In an increasingly competitive market, it is essential to differentiate your product in some way.
Pricing is an obvious route; quality of product also, though this is perhaps more difficult to put across if price is a barrier.
Another way to stand out from the competition is to offer additional services and become a complete package supplier. We have seen this approach used very effectively by the suppliers of complete panel production line packages from woodyard to finishing line.
Steinemann Technology AG, of St Gallen in Switzerland, has an extensive reference list of complete wide-belt sanding lines supplied to panel mills over the last 45 years and its name is a household word throughout the global panel industry.
So how could it offer something additional to its customers?
The answer which the management at St Gallen came up with was a concept called ‘Total Process’, launched on August 20 this year. Its stated objectives are panel quality, availability and cost efficiency.
“We wanted to offer our customers complete optimisation of the whole sanding process – not just the sander or the abrasive, but looking at it as one complete system. This is a unique approach,says Robert Fehr, manager of marketing and sales administration at Steinemann.
As a result, Total Process offers the customer the sander, service, spare parts and now, in a new departure for the company, the abrasive belts – all from one source.
Having considered a number of potential partners for this venture, Steinemann formed a strategic partnership with abrasive manufacturer and supplier Hermes Abrasives of Hamburg, Germany.
Hermes is now producing wide and segmented belts of 1.3m to 3.2m wide exclusively for Steinemann. As part of the partnership, Hermes will withdraw from that particular market.
The abrasives are marketed under the brand name ‘Steinemann by Hermes Abrasives’.
Kim W Marke recently joined Steinemann as abrasive manager to move the process forward.
“Nobody until now has been able to bring all the parts of the process together so that customers can get everything from one source rather than from several suppliers,he says. “In the past there was a tendency to push the problem from sander manufacturer to belt maker and vice versa, making it the customer’s problem.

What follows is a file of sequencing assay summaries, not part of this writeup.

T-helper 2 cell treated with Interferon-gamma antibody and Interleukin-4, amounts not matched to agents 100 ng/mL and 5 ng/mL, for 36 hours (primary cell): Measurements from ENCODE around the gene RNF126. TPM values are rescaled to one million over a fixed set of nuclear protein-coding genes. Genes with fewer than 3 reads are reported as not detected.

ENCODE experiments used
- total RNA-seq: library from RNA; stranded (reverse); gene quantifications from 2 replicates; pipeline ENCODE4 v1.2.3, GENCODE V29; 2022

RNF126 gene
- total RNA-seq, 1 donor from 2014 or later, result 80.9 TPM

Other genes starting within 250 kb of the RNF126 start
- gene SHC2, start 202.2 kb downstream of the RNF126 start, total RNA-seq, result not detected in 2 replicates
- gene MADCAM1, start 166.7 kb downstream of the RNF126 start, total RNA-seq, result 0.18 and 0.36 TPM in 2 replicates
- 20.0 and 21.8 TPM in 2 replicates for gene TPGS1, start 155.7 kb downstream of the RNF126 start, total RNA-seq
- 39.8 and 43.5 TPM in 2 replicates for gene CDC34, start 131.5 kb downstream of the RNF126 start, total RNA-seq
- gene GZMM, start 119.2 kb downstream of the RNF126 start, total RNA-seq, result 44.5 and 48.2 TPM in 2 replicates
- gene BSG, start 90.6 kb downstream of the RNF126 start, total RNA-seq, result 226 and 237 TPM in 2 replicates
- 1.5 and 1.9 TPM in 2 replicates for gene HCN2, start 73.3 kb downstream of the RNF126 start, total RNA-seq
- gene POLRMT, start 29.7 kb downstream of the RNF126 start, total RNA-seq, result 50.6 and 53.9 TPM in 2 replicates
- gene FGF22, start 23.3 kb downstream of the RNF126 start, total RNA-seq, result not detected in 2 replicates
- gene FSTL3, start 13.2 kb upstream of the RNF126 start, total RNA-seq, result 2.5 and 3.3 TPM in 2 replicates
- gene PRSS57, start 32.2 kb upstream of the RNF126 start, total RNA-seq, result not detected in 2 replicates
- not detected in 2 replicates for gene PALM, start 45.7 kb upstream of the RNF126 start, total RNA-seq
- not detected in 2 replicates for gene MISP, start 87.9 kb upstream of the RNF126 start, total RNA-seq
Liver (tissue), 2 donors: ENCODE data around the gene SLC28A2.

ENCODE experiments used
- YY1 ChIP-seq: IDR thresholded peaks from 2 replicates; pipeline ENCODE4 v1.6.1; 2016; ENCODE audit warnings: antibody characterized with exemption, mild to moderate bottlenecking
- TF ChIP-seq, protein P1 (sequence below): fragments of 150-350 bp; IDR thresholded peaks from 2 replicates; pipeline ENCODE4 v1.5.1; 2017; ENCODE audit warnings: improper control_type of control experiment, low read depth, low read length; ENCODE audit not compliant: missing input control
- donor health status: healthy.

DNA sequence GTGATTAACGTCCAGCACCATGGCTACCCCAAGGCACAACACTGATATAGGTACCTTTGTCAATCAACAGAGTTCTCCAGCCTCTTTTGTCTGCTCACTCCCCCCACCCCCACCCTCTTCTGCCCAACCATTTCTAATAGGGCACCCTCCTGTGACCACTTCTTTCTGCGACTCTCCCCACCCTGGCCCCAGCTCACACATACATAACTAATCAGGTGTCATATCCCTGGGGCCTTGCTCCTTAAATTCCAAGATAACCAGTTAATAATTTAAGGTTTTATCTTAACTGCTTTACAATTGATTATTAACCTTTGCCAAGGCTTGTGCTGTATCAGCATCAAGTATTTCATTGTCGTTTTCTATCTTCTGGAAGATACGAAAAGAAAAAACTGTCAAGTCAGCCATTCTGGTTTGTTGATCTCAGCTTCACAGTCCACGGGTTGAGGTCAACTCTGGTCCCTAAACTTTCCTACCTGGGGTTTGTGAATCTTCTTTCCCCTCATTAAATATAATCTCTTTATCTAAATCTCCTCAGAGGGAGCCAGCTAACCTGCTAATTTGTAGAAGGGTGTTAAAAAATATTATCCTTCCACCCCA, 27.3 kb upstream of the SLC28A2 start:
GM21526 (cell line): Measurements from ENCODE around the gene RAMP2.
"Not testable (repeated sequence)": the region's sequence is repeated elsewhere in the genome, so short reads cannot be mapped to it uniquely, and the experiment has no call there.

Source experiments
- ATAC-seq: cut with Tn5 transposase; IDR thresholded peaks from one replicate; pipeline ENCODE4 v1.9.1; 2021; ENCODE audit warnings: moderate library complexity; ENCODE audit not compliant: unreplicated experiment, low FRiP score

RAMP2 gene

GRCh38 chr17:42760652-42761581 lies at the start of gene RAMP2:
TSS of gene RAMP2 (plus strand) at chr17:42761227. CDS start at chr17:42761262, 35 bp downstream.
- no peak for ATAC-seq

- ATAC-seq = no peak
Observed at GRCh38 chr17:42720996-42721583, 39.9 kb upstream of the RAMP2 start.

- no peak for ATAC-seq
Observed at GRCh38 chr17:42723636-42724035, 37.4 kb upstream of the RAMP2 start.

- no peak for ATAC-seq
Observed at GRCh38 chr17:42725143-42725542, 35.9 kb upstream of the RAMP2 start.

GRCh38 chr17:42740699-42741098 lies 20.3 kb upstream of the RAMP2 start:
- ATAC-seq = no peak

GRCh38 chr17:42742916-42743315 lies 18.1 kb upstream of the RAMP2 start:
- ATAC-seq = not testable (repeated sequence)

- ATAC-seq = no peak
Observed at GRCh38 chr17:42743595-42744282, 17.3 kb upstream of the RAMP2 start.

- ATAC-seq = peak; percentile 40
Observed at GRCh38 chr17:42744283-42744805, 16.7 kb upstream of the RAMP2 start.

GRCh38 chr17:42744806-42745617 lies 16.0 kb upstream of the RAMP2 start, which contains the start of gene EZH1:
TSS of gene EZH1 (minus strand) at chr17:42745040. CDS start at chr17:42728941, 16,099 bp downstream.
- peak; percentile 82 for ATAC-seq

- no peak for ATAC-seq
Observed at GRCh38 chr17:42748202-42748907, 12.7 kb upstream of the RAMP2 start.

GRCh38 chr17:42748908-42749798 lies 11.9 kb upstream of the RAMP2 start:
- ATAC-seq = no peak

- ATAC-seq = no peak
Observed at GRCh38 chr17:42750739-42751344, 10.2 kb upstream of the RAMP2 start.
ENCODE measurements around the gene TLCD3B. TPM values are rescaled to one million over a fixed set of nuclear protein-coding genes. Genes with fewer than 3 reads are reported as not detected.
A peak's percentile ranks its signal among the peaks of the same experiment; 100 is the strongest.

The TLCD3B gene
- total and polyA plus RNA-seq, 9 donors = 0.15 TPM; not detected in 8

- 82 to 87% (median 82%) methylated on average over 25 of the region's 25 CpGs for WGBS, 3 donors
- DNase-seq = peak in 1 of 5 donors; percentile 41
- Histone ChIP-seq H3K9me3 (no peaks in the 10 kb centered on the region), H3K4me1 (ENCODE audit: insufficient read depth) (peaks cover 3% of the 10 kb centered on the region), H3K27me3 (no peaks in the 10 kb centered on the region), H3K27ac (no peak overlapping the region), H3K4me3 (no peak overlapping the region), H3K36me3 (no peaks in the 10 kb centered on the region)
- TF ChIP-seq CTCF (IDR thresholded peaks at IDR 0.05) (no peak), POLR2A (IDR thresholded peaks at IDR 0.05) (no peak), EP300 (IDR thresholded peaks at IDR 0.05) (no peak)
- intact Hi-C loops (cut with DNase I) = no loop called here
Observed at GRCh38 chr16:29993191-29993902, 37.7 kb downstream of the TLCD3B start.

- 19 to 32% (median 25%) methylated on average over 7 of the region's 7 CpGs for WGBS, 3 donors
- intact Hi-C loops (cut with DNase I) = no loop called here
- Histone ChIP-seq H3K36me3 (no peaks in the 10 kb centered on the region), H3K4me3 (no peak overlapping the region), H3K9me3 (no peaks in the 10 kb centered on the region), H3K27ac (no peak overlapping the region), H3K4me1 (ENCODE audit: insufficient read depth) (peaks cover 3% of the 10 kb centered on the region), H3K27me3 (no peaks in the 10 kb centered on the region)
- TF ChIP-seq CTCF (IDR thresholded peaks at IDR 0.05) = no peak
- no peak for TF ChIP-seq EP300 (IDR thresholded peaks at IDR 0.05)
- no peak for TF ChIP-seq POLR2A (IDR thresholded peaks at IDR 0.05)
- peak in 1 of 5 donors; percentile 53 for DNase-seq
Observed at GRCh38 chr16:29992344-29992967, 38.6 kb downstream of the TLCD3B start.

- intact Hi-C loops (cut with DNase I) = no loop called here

“The goal is not to make sanding belts cheaper, for example, but to give the greatest efficiency to the customer – that is where he saves costs: process costs.”
Mr Marke points out that the cost of sanding represents about one or two percent of the cost of a panel, so reducing the cost of the belts themselves has a very limited effect.
“There are far greater savings available in increased efficiency than belt costs, for example,he says.
The machines themselves are, of course, at the heart of the Steinemann business, but around these are the processes, service, spare parts and, now, the abrasives.
One of the most critical factors in producing a smooth sanded surface is the elimination of vibration in the sanding machine and Steinemann uses V-belt drives and rubber couplings to eliminate sources of vibration. It also has a vibration detection system that can detect and locate any source of vibration and every head is checked at 10 different locations before any sander leaves the factory.
The process is repeated on installation of the machine and again over the years to detect any wear in bearings, drums, or other parts, which might cause vibration. This can be done remotely using sensors, supplied by Steinemann to the customer, which locate in special positions on the sander.
“Under ‘processes’ we are looking at optimisation of the whole process, not just the sander. This makes us unique on the market,says Mr Fehr.
“For instance, it is fine to know that you need calibration heads to remove around 80 to 85% of the surface and fine sanding heads or platens to remove the balance, but the machine must be set up optimally to achieve this. The configuration of the sander must be designed and built to meet the requirements for surface quality and speed – different companies have different needs. That configuration involves speed, grit size and a number of other factors.”